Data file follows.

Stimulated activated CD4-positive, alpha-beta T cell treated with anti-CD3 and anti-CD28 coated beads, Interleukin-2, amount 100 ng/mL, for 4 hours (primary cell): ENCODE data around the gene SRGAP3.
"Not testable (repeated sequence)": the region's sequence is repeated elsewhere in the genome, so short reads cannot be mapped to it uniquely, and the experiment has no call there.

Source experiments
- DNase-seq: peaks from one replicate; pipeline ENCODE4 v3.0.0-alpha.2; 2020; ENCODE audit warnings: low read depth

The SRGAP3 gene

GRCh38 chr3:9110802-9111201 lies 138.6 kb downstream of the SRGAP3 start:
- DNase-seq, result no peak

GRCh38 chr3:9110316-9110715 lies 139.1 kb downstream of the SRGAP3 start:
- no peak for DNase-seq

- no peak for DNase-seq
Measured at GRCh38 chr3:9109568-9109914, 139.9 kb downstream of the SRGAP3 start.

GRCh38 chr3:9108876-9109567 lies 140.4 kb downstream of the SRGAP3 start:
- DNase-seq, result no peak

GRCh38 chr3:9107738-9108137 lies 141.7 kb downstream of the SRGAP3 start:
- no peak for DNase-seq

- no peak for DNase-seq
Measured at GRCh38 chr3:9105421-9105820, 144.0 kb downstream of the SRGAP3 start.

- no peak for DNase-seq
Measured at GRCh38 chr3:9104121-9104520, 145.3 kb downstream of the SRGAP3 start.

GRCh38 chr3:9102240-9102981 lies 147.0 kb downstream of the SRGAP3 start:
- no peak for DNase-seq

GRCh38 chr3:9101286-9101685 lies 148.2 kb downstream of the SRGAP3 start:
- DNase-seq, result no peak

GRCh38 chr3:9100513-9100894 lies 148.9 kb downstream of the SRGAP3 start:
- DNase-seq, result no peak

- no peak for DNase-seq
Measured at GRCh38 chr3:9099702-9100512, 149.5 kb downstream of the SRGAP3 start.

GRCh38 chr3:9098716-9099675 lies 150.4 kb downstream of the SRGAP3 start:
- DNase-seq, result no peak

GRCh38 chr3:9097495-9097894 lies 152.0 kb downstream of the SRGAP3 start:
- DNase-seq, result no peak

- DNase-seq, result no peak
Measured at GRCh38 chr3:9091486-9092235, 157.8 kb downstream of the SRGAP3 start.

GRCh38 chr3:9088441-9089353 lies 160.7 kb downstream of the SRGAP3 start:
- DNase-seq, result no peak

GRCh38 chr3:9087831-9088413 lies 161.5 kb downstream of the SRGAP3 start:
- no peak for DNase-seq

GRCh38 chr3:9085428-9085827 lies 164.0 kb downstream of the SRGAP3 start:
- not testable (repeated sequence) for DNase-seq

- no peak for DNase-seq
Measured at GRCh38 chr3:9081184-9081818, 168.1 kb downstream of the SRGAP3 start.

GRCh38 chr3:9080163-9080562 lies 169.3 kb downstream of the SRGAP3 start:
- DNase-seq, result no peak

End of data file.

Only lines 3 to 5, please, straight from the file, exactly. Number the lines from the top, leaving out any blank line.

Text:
Source experiments
- DNase-seq: peaks from one replicate; pipeline ENCODE4 v3.0.0-alpha.2; 2020; ENCODE audit warnings: low read depth

The SRGAP3 gene